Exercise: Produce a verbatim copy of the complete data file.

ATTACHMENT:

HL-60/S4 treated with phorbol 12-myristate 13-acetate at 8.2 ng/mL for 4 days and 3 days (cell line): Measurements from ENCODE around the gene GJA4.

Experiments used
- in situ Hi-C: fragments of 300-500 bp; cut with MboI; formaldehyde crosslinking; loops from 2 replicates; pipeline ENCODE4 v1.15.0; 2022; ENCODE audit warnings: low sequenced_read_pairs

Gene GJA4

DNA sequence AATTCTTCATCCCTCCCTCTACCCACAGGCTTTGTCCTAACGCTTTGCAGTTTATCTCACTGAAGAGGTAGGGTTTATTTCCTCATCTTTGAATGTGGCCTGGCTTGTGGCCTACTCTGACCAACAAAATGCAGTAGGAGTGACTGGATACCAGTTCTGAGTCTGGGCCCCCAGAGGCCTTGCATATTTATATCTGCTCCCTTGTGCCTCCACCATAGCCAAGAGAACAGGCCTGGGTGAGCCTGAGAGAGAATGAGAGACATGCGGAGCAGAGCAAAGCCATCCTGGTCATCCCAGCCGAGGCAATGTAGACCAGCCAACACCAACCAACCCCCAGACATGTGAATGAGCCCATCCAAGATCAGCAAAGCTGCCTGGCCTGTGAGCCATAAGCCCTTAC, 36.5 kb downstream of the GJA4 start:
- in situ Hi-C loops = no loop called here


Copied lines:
HL-60/S4 treated with phorbol 12-myristate 13-acetate at 8.2 ng/mL for 4 days and 3 days (cell line): Measurements from ENCODE around the gene GJA4.

Experiments used
- in situ Hi-C: fragments of 300-500 bp; cut with MboI; formaldehyde crosslinking; loops from 2 replicates; pipeline ENCODE4 v1.15.0; 2022; ENCODE audit warnings: low sequenced_read_pairs

Gene GJA4

DNA sequence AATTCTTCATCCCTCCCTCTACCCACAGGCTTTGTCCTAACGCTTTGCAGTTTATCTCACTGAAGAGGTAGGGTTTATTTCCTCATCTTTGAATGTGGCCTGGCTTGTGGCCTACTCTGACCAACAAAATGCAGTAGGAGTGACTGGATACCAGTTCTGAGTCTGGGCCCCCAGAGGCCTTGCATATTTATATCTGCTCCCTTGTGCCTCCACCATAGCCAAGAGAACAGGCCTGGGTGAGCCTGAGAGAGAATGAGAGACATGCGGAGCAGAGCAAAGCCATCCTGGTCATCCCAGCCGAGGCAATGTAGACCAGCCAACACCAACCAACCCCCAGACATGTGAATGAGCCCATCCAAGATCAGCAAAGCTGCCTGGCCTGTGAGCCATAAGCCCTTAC, 36.5 kb downstream of the GJA4 start:
- in situ Hi-C loops = no loop called here